Chao sought review of his termination before MSSM's Faculty Disciplinary Tribunal ("Faculty Tribunal"). The Faculty Tribunal was convened by the Faculty Council, not the Dean, and was comprised of five doctors: Dr. Landrigan, Dr. Asbell, Dr. Laitman, Dr. Magid, Dr. Palese. Essig Aff. Ex. H. On November 19, 2009, the Faculty Tribunal affirmed Chao's termination. Chao appealed the decision of the Faculty Tribunal to MSSM's Board of Trustees. The Chairman of the Board of Trustees appointed an Appeals Board ("Trustees Appeals Board") consisting of three members of the Board of Trustees: George J. Grumbach, Blaine V. Fogg, and Bernard W. Nussbaum. Essig Aff. Ex. I. On March 16, 2010, the Board rendered its decision to sustain Chao's termination. Chao now seeks relief in this Court.
1.Summary Judgment Standard
Summary judgment is warranted if the moving party shows that there is no genuine issue of material fact and that the moving party is entitled to judgment as a matter of law. See Cordiano v. Metacon Gun Club, Inc., 575 F.3d 199, 204 (2d Cir. 2009); Fed. R. Civ. P. 56(c). "[M]ere speculation and conjecture is insufficient to preclude the granting of the motion." Guilbert v. Gardner, 480 F.3d 140, 145 (2d Cir.2007). "[T]he opposing party must 'set forth specific facts showing that there is a genuine issue for trial.'" Zelnik v. Fashion Inst. of Tech., 464 F.3d 217, 224 (2d Cir. 2006) (quoting Fed.R.Civ.P. 56(e)). Id.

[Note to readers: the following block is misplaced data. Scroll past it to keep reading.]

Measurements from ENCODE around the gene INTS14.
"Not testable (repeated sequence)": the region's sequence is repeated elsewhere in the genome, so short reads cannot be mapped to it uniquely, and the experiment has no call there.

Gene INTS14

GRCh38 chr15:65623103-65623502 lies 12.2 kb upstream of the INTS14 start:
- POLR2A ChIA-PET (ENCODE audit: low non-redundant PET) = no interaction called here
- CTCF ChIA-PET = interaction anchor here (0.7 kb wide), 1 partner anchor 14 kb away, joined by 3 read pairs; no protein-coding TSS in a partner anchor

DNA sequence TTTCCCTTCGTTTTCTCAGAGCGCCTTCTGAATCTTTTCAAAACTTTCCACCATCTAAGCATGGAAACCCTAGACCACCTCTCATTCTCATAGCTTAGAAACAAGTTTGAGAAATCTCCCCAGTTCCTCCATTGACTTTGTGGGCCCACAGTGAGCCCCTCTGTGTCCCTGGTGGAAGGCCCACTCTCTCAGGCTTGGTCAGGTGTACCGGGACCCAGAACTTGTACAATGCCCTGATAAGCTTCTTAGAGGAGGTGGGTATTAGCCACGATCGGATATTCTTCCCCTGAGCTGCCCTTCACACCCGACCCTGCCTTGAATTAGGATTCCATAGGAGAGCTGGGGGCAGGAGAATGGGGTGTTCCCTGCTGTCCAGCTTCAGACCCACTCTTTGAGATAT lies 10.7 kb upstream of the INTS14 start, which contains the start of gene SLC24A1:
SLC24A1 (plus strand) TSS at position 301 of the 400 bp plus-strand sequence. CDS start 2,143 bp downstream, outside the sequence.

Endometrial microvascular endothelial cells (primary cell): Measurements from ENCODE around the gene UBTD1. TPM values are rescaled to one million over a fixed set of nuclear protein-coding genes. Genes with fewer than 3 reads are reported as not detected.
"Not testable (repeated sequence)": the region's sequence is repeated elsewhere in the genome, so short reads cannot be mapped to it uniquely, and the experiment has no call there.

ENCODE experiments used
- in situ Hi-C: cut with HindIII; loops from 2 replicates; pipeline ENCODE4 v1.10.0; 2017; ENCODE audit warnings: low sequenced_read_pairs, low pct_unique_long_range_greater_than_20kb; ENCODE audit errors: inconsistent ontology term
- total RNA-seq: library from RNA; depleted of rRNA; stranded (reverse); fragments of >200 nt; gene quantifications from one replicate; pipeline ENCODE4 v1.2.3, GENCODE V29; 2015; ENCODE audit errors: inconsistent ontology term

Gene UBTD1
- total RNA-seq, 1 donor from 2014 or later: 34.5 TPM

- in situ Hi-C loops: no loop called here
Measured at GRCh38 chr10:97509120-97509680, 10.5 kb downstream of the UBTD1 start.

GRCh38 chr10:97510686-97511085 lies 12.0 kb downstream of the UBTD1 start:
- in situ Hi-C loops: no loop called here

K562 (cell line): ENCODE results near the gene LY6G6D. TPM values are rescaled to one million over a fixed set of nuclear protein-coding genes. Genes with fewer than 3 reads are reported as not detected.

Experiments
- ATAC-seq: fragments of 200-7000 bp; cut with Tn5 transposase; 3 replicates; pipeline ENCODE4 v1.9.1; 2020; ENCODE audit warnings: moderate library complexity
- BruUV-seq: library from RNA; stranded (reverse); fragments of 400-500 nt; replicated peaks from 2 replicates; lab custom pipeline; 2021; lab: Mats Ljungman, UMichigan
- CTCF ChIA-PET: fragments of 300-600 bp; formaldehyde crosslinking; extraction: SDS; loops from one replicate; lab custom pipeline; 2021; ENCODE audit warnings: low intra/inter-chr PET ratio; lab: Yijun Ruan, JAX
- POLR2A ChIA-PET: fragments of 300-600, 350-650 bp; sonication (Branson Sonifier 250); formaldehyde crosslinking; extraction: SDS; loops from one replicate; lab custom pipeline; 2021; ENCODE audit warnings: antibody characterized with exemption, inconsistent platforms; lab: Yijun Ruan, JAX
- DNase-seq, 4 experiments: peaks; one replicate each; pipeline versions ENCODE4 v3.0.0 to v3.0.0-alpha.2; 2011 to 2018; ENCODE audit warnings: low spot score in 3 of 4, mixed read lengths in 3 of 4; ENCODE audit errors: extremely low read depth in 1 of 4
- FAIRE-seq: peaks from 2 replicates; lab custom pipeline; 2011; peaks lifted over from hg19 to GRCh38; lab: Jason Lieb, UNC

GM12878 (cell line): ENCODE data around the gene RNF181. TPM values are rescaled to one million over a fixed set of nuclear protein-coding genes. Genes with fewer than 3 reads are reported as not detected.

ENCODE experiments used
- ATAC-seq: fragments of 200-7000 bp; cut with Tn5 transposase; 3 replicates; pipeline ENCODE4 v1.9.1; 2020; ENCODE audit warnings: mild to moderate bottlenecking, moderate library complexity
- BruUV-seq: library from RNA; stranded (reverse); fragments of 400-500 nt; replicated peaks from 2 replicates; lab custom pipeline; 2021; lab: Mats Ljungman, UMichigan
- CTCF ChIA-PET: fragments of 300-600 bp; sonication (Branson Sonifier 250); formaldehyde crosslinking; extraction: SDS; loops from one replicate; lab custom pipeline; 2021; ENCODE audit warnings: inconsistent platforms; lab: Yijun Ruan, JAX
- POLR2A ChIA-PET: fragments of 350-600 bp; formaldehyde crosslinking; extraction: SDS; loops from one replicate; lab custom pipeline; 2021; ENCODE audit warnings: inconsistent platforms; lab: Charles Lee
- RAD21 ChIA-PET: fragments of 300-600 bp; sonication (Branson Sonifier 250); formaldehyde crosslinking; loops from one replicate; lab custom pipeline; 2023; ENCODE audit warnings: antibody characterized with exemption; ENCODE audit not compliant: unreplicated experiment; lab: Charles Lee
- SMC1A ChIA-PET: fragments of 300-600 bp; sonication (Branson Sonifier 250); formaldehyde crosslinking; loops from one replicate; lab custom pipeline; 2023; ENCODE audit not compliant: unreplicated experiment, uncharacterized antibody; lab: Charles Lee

2.The breach of contract and the implied covenant of good faith and fair dealing
Plaintiff's contract-related claims charge a failure on MSSM's part to abide by its own policies and procedures. In New York, "claims based upon the rights or procedures found in college manuals, bylaws and handbooks may only be reviewed by way of an Article 78 proceeding. Bickerstaff v. Vassar Coll., 354 F. Supp. 2d 276, 283 (S.D.N.Y. 2004), aff'd, 160 F. App'x 61 (2d Cir. 2005) (citing Maas v. Cornell Univ., 94 N.Y.2d 87, 92, 699 N.Y.S.2d 716 (1999)). Defendants point out that the four-month statute of limitations applicable to Article 78 proceedings -- which began to run with Chao's termination on May 7, 2009 -- expired even before commencement of this action on April 2, 2010, so both the contract claim and the good faith claim are time barred. Id. (dismissing state-law claim based on failure of a college to comply with its own procedures on the ground that the time to bring an Article 78 proceeding had expired); C.P.L.R. 217.